HRJ: Abandoned leads do not pose a risk to ICD patients

Twitter icon
Facebook icon
LinkedIn icon
e-mail icon
Google icon

Abandoning a nonfunctioning lead in an ICD patient is safe and does not pose a clinically significant risk of complication. Lead extraction should be reserved for cases of system infection or when large numbers of leads have been abandoned, according to a study in the January issue of the Heart Rhythm Journal.

Paul Friedman, MD, from the division of cardiovascular diseases at the Mayo Clinic in Rochester, Minn., in collaboration with Michael Glikson, MD, of Sheba Medical Center and Tel Aviv University, retrospectively identified patients for the study from the Mayo Clinic ICD database. Data between August 1993 and May 2002 were reviewed.

Patient medical records were reviewed to see whether with long-term follow-up abandoned intravenous leads increased the risk of venous thromboembolic events, device sensing malfunction, inappropriate shocks and elevated defibrillation threshold values.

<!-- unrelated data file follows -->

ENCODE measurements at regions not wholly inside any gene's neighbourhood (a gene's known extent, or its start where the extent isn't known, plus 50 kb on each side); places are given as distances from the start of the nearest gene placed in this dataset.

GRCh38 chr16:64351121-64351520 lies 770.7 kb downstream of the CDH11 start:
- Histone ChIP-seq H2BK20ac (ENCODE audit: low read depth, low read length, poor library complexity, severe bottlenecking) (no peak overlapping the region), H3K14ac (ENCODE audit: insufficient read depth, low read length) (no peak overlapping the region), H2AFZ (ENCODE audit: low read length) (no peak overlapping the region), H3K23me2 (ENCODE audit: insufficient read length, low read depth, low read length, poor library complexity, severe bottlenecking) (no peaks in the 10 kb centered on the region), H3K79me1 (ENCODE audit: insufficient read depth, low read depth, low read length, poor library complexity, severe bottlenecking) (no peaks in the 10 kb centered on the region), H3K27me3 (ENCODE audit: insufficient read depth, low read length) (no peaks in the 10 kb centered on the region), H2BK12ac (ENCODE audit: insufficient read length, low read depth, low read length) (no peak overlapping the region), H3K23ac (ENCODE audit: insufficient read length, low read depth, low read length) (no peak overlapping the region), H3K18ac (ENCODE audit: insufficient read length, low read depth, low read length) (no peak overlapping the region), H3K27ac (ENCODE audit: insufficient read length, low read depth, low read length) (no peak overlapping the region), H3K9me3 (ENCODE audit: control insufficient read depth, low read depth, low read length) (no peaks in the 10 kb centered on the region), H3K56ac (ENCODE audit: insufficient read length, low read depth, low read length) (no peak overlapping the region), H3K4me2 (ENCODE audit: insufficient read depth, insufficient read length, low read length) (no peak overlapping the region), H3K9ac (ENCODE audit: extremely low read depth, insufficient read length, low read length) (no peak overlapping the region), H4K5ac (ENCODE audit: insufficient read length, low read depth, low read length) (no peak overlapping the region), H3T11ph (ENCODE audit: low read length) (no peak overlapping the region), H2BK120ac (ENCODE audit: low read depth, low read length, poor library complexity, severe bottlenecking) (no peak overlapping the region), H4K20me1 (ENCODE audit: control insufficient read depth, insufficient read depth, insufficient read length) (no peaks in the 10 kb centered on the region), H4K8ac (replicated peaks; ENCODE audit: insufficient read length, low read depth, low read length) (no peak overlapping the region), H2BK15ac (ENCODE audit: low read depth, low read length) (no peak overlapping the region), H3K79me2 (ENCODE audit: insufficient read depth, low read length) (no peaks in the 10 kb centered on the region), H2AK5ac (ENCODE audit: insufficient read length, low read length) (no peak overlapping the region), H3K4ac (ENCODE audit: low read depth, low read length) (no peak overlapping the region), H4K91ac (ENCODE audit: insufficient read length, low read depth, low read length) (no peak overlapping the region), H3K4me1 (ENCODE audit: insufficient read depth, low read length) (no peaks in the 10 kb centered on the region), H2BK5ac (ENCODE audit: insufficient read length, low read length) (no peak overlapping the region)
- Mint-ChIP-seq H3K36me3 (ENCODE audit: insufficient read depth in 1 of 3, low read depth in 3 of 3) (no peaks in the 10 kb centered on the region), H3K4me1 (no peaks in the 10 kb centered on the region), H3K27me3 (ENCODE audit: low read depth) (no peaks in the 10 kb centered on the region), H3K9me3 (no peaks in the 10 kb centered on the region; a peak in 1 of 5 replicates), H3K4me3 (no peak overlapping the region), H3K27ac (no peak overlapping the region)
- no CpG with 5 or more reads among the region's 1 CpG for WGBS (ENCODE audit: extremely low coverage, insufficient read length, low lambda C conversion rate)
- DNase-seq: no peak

The rate of appropriate and inappropriate therapies and defibrillation thresholds were compared before and after lead abandonment. Previously, there had been concern that abandoned leads might interfere with defibrillator function, according to Friedman.

“Knowing how to best handle nonfunctioning leads is important, since the number of ICD recipients is large and growing, and the component most likely to fail is the lead,” Friedman said. “Because removing nonfunctioning leads includes a small risk of tearing great vessels, injuring heart valves and death, we sought to determine whether abandoning leads is safe. For most patients, it is.”

Study methods identified 78 ICD patients with a total of 101 abandoned leads. During a mean follow-up of approximately three years, outcomes of abandoned leads showed no sign of sensing malfunction or symptomatic venous thromboembolic complications. In addition, the study demonstrated that the five-year rates of appropriate and inappropriate shocks, 25.9 percent and 20.5 percent, respectively, were the same as rates seen prior to lead abandonment.

When a lead malfunctions or stops working, there has been uncertainty and disagreement about whether to cap the lead and leave it in place or extract the lead. However, this study concludes that the strategy of abandoning leads does not prove to be harmful to most patients, Friedman said.